A man appearing in military court on in Lebanon has claimed that he has information indicating that Israel Air Force navigator Ron Arad died in captivity in Lebanon after being tortured, the English-language Lebanese newspaper Daily Star reported on Saturday. Arad was shot down over Lebanon in 1986 and is widely assumed to no longer to be alive.
- Keeping an eye on Gaza while preparing for the next Lebanon war
- Report: Slain Hezbollah commander made major efforts to find Israeli pilot Ron Arad
- Between forensics, religion and politics: How Israel determines a missing soldier is dead
In the course of a complex narrative, the court witness, a man by the name of Moufeed Kuntar, told the court Arad died in 1988 "under torture" in the custody of the Syrian Social National Party, the Daily Star stated. Kuntar was reportedly active in the SSNP during the Lebanese civil war. He and four others, some of whom are no longer alive, were accused of having contact with Israeli intelligence and of providing Israel with information on the fate of Arad, including efforts to trade one of his bones for cash. Some of the information, it was said, was false and was only turned over to Israel in an effort to obtain money in return, prompting Israel to cast doubts over its credibility.
"I want to tell the story in all its details,' Kuntar told the court. "In 1988 I was an official with the SSNP military arm... I got a call and was informed that a group of young men [from his group] had arrested a person," Kuntar told the court according to the Daily Star.
Kuntar said they questioned the prisoner, but didn't get far, the newspaper reported, adding the following account: "They told me that he had entered the bathroom and stayed there for a long time... When they went to check on him they found him dead," he explained, adding that it was only after his death that they learned he was the missing pilot. "Of course he passed away due to exhaustion and of course he was subject to beatings and torture as that is how interrogations happen," Kuntar reportedly acknowledged in court.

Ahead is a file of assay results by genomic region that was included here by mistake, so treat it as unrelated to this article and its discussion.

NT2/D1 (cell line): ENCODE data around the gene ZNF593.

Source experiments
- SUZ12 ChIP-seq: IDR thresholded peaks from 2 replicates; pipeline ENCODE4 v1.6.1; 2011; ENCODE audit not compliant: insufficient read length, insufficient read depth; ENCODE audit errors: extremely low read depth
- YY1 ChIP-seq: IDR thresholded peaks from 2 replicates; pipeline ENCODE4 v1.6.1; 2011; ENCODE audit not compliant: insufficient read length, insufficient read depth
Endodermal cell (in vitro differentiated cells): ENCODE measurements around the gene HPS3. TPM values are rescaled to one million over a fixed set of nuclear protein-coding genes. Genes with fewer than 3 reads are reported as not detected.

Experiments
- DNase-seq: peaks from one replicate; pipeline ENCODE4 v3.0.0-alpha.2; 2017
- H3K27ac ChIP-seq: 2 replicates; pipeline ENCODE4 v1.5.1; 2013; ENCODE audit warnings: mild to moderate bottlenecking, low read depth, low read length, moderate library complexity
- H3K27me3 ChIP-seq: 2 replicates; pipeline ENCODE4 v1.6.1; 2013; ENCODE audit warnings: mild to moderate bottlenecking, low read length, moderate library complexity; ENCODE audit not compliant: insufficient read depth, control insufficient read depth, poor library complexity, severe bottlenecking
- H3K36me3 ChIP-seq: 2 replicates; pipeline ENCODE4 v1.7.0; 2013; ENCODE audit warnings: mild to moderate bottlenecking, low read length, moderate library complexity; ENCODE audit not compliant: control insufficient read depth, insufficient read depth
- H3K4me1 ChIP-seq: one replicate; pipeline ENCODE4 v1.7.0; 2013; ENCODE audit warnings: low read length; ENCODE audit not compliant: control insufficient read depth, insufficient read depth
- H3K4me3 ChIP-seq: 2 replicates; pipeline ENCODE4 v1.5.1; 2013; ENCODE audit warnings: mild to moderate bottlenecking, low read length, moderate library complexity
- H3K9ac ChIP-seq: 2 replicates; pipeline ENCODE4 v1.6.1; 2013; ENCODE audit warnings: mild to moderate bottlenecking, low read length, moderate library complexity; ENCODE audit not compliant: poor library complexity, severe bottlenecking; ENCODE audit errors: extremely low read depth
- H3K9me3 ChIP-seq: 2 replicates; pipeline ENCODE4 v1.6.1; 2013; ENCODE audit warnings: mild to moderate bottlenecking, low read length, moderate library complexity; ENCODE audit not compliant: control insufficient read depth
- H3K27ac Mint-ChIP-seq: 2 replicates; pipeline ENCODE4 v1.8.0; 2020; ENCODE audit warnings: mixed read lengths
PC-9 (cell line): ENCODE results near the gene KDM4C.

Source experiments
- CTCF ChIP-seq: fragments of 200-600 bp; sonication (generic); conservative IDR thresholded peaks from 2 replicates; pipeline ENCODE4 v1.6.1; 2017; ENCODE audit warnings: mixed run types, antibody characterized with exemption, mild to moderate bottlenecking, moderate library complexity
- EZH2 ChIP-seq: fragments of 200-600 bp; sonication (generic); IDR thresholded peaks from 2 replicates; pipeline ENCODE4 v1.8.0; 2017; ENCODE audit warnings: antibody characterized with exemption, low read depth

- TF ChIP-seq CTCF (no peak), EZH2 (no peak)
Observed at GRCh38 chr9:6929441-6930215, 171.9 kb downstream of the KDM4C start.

Kuntar recounted that at one point he saw the prisoner dressed in overalls, in serious medical condition and unable to stand on his feet. The witness reportedly told the court he didn't initially make the connection between the man and Ron Arad, but explained to the court: "In 1998 we got a call from our officer telling us that the media was circulating pictures and information about Ron Arad," according to remarks quoted in the Daily Star. "I then went to our base to ask the young men who were involved where they had buried our prisoner." And the Star added: "He then says they went to the villa in Bolonia [in the Mount Lebanon area east of Beirut] and dug up the body to confirm that the corpse was indeed that of Arad."
When Kuntar began recounting that he and his colleagues sought a meeting with newly elected Lebanese President Emile Lahoud on the matter, the presiding judge in the case closed the session to the public, the Daily Star said.
Despite the dramatic nature of the testimony, it should be approached with a measure of skepticism. Within the past week, Arad's name also surfaced in another Lebanese newspaper in a profile of Imad Mughniyeh, the high-ranking leader of the Lebanese Shi'ite Hezbollah movement. The profile, in the Lebanese Al Akhbar daily, which is identified with Hezbollah, marked the eighth anniversary of Mughniyeh's assassination that foreign reports attributed to Israel. That article said Mughniyeh had been involved in efforts to local Arad and trade him for Lebanese and Palestinian prisoners held by Israel.
Mughniyeh was particularly interested in the case of Ron Arad and even set up a special team to search for any information that could shed light on his fate, said the report, which added that this was out of the awareness that Israel would pay a major price for him. The team reportedly managed to locate Arad's parachute and personal weapon as well as items of his clothing, but the items did not lead the team to locate Arad or his body.